MaxMind and Dosh will be presenting at the Merchant Risk Council’s annual fraud prevention conference, MRC Vegas, on Tuesday, March 19, from 4:15pm – 5pm. Read on below for the details and what you’ll take away from the session.Continue reading
MRC Vegas 2018 is March 19 – 22 at the Aria Resort and Casino, and MaxMind has some great events scheduled to help you connect with us throughout the conference.
MaxMind will be presenting alongside Shopify at the Merchant Risk Council’s flagship fraud prevention conference, MRC Vegas, Tuesday, March 20, from 2:15pm – 3pm.
Jenn Sessler, MaxMind’s Director of Business Development, and Will Mowat, Shopify’s Fraud Operations Lead, will be discussing the growing problem of account takeover and what merchants can do to combat it. Jenn and Will bring years of industry insight and first-hand experience with fraud prevention and risk mitigation to this informative and timely presentation on account takeover.
MaxMind is heading to ad:tech New York, one of the world’s largest conferences for digital brands and technology leaders. Come visit us at our booth and learn more about our GeoIP and minFraud products, and stick around for a speech hosted by our Director of Business Development Jenn Sessler.
In the battle against e-commerce fraud, it is incumbent upon online merchants to know the enemy and the tactics they employ. When it comes to account takeover, online merchants face the added challenge of recognizing a fraudster masquerading as a valued and trusted customer.
In this blog post, we will provide you with information on what account takeover is, and how to combat it.
Thexyz, a Canadian company, provides a secure email service. This paid platform gives customers an email address that is secure and private while keeping the user experience ad-free.
Introducing the minFraud service had a dramatic effect on their chargeback rate. Here’s their story.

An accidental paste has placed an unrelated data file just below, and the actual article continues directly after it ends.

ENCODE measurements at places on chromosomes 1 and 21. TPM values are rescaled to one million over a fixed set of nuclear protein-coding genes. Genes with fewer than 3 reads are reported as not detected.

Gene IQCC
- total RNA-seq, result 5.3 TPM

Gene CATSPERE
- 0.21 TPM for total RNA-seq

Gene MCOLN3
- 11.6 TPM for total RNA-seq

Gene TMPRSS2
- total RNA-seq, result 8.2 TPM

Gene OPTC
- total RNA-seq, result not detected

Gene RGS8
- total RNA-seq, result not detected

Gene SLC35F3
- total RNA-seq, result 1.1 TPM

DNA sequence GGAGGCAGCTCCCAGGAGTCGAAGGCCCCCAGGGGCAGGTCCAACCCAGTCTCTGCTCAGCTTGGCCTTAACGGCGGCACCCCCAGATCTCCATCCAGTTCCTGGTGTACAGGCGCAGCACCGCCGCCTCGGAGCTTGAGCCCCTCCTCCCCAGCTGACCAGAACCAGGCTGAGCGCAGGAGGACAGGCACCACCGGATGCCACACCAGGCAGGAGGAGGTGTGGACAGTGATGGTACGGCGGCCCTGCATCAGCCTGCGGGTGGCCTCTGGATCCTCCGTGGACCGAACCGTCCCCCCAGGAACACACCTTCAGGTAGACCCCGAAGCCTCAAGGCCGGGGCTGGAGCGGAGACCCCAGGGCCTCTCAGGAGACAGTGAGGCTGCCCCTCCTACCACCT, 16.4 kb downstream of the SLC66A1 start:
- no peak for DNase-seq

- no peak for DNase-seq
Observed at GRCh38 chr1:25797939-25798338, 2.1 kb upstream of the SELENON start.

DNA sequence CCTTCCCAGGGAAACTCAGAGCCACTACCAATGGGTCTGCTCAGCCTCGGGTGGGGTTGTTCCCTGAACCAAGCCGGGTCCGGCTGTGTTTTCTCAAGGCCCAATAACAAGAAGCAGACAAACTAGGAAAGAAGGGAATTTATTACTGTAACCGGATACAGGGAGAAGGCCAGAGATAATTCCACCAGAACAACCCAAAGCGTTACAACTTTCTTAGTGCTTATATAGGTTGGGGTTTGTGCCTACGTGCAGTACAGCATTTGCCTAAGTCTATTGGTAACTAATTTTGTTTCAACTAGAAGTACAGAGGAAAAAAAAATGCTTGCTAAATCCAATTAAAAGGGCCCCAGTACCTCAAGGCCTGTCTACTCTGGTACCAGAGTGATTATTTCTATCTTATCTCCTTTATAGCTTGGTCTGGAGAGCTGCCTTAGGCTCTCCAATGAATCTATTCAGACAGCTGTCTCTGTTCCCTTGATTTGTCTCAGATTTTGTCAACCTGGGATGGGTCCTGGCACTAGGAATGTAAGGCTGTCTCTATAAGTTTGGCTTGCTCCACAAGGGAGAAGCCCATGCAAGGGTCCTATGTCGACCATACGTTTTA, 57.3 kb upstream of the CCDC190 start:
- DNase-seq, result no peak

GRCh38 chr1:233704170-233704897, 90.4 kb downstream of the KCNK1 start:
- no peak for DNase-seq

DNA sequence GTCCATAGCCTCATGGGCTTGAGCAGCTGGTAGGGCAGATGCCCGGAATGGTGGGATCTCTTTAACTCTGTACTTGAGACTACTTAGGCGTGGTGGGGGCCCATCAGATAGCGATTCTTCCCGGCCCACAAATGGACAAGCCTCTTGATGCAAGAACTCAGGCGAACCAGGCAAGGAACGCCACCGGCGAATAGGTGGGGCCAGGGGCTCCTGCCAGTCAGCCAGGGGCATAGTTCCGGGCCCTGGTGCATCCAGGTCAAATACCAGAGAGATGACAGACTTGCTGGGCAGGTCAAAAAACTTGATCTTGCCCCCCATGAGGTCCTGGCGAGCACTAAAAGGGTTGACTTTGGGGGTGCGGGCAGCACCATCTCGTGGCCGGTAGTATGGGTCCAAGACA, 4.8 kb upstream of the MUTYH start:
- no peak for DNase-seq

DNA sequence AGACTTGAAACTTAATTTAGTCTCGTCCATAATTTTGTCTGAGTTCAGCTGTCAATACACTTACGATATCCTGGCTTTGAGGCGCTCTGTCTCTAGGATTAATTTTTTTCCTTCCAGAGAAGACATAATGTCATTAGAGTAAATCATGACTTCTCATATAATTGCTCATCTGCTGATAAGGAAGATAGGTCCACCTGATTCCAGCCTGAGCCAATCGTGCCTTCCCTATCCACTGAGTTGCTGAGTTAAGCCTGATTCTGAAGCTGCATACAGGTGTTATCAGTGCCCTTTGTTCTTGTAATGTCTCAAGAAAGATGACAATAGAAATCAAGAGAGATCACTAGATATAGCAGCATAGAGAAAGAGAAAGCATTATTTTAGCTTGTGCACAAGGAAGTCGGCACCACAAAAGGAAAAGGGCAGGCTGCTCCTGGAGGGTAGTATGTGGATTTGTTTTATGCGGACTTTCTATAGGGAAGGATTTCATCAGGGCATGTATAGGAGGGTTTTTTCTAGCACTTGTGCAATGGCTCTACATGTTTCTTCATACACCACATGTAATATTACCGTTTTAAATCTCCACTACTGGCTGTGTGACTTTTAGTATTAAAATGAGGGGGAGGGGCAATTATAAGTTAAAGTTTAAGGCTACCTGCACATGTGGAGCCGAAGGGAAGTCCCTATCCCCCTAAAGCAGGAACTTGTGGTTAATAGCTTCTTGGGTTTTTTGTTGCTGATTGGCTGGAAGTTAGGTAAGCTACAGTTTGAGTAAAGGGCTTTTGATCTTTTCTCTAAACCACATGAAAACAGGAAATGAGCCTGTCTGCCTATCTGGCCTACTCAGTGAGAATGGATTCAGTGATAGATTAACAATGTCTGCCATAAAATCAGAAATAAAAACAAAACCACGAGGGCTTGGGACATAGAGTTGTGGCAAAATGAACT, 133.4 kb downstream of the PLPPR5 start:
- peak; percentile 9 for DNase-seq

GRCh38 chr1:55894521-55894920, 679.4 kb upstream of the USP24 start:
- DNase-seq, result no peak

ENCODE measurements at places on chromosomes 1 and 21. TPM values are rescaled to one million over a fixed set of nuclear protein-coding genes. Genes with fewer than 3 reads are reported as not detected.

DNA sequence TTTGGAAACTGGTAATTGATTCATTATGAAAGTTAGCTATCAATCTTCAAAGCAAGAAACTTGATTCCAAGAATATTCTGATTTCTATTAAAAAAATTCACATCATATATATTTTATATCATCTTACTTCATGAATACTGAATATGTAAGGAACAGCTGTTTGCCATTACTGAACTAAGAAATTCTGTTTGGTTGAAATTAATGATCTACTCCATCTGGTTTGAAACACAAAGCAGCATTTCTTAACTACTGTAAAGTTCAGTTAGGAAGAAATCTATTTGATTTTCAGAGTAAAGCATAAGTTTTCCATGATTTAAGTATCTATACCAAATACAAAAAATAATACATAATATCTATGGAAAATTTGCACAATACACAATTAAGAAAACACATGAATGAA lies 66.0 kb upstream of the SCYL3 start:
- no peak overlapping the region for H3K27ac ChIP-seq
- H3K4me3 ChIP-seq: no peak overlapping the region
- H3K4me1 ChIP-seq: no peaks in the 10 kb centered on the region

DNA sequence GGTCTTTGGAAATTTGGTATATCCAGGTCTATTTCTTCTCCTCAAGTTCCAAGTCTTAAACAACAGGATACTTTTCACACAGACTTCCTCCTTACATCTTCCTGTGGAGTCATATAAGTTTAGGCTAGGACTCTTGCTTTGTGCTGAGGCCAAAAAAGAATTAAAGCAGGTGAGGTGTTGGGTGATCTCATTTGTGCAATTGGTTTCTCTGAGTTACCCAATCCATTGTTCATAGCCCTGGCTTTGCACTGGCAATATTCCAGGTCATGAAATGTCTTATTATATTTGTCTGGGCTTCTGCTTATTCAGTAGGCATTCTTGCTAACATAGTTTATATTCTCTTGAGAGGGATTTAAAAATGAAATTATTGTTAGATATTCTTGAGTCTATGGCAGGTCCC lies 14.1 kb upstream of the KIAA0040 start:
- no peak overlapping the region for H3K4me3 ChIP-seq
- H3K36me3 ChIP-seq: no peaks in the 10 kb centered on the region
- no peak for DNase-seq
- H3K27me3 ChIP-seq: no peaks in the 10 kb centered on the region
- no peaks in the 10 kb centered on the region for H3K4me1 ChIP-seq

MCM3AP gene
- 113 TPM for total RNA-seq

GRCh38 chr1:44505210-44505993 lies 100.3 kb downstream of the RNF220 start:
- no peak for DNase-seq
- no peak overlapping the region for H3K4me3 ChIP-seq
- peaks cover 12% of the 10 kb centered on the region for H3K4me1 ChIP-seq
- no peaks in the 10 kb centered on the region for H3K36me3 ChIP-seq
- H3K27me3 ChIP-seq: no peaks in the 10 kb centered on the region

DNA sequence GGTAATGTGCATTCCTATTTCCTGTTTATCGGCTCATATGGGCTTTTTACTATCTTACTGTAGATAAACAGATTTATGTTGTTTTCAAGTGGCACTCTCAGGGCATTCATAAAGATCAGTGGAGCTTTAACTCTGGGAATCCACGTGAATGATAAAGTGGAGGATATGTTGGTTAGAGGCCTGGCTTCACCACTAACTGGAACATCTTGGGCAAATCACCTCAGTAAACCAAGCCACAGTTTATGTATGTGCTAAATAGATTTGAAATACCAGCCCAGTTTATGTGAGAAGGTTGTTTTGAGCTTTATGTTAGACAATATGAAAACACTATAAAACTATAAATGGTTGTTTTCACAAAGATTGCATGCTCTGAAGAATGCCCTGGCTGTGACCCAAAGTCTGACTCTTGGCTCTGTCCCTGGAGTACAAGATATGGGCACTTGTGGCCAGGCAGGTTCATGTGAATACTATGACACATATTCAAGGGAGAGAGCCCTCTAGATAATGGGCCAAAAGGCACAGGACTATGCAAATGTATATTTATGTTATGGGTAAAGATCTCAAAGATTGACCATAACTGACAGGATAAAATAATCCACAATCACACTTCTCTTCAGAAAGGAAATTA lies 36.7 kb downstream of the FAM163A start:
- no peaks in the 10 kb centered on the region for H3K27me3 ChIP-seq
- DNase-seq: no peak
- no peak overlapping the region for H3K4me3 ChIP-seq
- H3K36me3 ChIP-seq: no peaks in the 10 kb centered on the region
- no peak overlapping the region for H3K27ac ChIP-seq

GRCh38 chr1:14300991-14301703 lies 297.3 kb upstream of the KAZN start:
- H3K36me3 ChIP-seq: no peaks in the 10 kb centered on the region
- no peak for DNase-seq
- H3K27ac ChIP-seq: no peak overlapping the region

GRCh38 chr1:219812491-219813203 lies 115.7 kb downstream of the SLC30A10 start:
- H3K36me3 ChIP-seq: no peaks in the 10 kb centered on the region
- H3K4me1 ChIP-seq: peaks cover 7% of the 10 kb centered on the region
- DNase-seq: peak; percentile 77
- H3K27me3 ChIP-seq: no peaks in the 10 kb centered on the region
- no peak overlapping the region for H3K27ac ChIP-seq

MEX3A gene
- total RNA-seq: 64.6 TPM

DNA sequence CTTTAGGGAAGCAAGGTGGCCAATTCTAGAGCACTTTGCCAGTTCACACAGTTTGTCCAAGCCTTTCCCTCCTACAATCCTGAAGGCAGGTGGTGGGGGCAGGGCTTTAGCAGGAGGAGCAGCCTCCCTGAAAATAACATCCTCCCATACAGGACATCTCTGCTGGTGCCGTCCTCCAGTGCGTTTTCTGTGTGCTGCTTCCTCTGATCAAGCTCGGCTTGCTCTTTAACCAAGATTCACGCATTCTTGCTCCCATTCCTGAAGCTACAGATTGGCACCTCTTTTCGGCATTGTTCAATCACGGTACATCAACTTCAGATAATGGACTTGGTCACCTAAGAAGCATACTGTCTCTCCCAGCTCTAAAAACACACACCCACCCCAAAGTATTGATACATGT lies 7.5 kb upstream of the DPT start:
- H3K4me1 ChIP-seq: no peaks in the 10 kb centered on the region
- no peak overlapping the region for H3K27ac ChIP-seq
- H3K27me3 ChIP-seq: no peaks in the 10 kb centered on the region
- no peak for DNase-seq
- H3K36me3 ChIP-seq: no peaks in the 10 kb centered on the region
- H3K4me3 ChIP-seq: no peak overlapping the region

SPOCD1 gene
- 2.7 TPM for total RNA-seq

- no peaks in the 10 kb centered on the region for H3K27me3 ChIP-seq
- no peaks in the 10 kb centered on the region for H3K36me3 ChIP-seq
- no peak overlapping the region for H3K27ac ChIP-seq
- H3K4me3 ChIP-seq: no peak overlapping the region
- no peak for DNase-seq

Just like good customers, fraudsters must provide a shipping address in order to receive merchandise. But fraudsters, who need to evade detection and efficiently resell stolen goods, leave traces in the shipping addresses they use. The minFraud Network collects data on shipping addresses and uses it to identify any high risk shipping addresses associated with the transactions you submit for review.
This blog post investigates some high risk shipping addresses known to MaxMind, as well as provides some general fraud review tips for identifying them.
As a merchant, you’ll frequently see cases where multiple orders with different billing addresses and payment methods are placed from the same IP address, and it’s not clear whether or not this indicates fraud.
Such activity could be a sign of fraud, with a fraudster testing multiple compromised credit cards. It could also be a sign that a fraudster is using a proxy to obscure his identity. There are times though when such activity is expected and flagging such transactions as fraudulent would mean denying good orders and frustrating customers. Continue reading
Thus far, our Best Practices Series has discussed how you can use the data provided by the minFraud service for better decision making during manual review.
But actionable data from minFraud starts with the inputs you include with each query.
The minFraud service requires that each query include the IP address associated with the transaction at a minimum; as best practices, MaxMind recommends you send as many data points as possible.
The more data points you provide, the better the riskScore and the more information you make available to your fraud analysts as part of the manual review process. Continue reading
In this blog post, we continue our discussion of best practices for manual review. Today’s topic is assessing IP address risk.
A fraudster (or indeed, anyone) placing an order on a website uses a device (computer, mobile phone or tablet) and this device is associated with an IP address.
In our last blog post, we discussed how the physical location of the IP address can be matched against other location information to see if anything looks suspicious. For example, it’s best to closely scrutinize orders where the location of an IP address is in one country and the billing address in another.
Fraudsters recognize the power of geolocation in identifying fraud, so they act to hide their actual IP address and, by extension, their geographic location. The best way for them to take cover is to connect to the Internet using a proxy server. Popular hiding places include open proxies, hosting providers and VPNs. Continue reading